The Adventures of Tintin ***1/2
During the end credits of Steven Spielberg’s wild, motion-capture fantasia based on three of the Tintin adventure books (The Secret of the Unicorn, Red Rackham’s Treasure and The Crab With the Golden Claws) comes this jaw-dropping one: “Second Unit Director: Peter Jackson.” Yes, that Peter Jackson. Not quite running the catering unit, but still, not a job he would typically take. But this is no ordinary collaboration. The Adventures of Tintin is resolutely the first of two (perhaps more) Tintin films, with Jackson co-producing this one and slated to direct the next, and Spielberg swapping over to co-produce that one. It’s all very “insider” and I’m sure the two of them are having a hell of a lot of fun – which is what the movie is.
If, like me and countless millions, Tintin kind of was your childhood, then this film will no doubt have already created a kind of panic within you: what if they screw it up? They haven’t, so don’t worry, but, frankly, maybe it’s simply impossible for it to release that eight-year-old’s sense of thrilling wonder, because maybe nothing can live up to that sort of elation.
Will today’s eight year olds love the movie, if they haven’t gorged themselves on the books? Hard to say. It’s practically impossible for me to write about the film without comparing it to the books, and with the entire Tintin universe. When I try and look at it objectively, I realise the characters are pretty eccentric: a sort of manboy who lives alone in an apartment with a dog for a best friend; two completely incompetent cops (who actually work for Scotland Yard – strange standards) and, of course, a grumpy, alcoholic shambles of a sea captain. Plus that dog. Will today’s kids respond to this motley crew with the passionate love that I always have?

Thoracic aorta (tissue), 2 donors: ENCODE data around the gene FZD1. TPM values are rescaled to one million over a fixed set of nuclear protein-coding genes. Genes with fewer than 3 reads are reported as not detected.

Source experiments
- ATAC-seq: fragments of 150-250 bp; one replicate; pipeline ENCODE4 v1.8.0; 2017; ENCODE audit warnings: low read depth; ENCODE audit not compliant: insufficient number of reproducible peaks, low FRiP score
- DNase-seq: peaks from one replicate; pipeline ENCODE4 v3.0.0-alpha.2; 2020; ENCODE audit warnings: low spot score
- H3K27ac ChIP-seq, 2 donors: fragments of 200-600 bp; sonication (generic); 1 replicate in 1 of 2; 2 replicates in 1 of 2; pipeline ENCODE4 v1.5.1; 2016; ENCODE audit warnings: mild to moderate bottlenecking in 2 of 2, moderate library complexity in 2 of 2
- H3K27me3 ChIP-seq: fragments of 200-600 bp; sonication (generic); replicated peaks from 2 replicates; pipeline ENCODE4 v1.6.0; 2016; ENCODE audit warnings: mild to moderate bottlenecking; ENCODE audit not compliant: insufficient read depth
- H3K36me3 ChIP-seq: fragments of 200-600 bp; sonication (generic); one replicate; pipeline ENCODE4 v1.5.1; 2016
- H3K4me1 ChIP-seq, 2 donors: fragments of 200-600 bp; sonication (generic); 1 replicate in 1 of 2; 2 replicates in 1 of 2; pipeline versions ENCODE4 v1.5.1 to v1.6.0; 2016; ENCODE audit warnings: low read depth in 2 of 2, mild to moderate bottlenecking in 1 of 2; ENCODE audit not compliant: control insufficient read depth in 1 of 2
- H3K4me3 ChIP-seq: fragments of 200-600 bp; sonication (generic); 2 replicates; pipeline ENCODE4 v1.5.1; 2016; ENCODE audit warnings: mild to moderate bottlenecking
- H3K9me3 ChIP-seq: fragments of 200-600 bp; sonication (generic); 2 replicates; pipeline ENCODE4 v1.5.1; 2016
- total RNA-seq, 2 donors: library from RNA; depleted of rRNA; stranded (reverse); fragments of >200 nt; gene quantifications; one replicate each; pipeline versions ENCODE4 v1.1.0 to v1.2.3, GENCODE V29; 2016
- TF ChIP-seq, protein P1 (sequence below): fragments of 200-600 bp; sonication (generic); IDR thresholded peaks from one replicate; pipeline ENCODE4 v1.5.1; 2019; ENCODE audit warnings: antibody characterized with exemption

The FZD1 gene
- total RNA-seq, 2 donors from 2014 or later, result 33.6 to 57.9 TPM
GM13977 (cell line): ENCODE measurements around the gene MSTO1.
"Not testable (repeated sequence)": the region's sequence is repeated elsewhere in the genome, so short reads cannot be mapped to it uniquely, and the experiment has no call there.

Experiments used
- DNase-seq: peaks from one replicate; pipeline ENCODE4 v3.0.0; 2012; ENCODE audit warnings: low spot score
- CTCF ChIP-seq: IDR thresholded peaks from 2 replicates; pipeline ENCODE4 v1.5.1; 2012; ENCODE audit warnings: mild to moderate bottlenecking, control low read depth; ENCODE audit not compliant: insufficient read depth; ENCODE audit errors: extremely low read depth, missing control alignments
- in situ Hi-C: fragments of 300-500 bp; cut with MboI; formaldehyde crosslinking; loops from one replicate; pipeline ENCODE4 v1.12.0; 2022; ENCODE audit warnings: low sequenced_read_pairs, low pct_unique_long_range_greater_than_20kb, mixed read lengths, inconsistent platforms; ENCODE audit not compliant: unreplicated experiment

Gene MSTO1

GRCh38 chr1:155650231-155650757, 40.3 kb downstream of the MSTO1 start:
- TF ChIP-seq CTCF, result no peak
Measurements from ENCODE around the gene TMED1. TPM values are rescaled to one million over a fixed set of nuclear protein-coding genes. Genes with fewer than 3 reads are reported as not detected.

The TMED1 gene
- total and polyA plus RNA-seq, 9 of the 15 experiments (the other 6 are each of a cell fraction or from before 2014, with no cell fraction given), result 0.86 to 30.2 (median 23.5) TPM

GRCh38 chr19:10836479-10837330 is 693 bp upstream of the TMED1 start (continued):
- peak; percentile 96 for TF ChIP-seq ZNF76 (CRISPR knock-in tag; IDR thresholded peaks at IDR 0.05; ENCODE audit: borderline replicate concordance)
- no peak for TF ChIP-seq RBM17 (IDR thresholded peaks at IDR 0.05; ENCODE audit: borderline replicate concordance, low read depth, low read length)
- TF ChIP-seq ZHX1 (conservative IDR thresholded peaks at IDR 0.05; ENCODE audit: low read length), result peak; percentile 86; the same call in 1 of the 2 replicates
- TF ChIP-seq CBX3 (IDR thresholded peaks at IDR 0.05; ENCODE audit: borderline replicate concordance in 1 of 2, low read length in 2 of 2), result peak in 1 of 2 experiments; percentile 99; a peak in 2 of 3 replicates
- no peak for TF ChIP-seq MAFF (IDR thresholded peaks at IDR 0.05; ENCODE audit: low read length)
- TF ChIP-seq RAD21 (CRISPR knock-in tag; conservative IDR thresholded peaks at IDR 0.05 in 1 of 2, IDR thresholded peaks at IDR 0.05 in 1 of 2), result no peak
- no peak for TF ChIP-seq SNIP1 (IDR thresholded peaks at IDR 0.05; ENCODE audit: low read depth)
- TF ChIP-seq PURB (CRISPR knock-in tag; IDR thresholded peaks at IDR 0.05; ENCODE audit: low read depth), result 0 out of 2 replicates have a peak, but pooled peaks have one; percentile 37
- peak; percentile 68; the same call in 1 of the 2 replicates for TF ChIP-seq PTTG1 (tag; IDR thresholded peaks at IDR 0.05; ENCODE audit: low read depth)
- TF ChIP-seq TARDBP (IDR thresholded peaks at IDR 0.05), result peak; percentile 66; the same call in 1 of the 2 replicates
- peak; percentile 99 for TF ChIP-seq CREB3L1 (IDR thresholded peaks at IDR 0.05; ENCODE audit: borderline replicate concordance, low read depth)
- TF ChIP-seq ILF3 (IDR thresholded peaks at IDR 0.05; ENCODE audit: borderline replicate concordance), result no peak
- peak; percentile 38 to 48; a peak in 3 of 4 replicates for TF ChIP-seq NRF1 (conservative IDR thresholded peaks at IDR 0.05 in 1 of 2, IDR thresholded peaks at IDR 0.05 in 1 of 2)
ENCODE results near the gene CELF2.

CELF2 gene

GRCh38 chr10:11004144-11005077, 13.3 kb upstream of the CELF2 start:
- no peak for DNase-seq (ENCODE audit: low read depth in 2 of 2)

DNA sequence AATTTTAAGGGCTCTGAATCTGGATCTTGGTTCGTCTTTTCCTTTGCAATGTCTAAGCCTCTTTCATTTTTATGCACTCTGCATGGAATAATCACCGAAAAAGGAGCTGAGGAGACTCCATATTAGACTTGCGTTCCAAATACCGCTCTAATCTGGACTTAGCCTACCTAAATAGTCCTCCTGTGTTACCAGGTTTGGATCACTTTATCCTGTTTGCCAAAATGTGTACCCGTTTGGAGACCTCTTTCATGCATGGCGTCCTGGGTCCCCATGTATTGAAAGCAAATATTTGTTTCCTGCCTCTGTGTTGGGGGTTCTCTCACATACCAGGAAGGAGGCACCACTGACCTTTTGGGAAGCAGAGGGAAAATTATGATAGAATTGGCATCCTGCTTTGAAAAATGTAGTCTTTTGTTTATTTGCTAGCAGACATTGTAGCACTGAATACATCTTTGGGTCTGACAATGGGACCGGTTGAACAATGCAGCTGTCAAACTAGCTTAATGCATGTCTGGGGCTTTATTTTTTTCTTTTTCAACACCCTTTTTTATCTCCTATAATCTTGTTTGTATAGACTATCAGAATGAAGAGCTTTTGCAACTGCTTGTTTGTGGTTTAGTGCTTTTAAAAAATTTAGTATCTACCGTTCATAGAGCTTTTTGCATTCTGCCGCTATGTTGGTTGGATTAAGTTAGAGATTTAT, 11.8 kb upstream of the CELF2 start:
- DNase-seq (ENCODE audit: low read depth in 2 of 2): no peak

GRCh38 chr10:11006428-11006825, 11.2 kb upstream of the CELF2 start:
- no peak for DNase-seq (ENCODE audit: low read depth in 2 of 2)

Well, if not, at least they’ve got plenty of action to enjoy, and the action in this movie is absolutely brilliant. There are at least three extended, stunning action set pieces that feel like classic, madcap Spielberg – Raiders of the Lost Ark era. They’re loads of fun, and the 3D is well used.
The motion capture acting is excellent, with Jamie Bell doing a credible Tintin and the master of the medium, Andy Serkis, doing an excellent Haddock (although he doesn’t look exactly as I wanted him to – he looked a little too human for my taste). Unfortunately the comic duo of Simon Pegg and Nick Frost are wasted as Thompson and Thomson, but this was basically inevitable: why employ two intriguing comedians to play two people who are, in look, tone, style, personality and verbal nuance, essentially interchangeable?
The Secret of the Unicorn and the others were not my favourites of the series (they weren’t my least favourites either) but it’s clear why they were chosen: Tintin meets Haddock here, really kicking the series proper off (the few books pre-Haddock always seemed a little lonely to me, a little empty). At the end it is made very clear that these two are off to have another adventure. My vote would be for Flight 714. Now that could make for a perfect Tintin movie.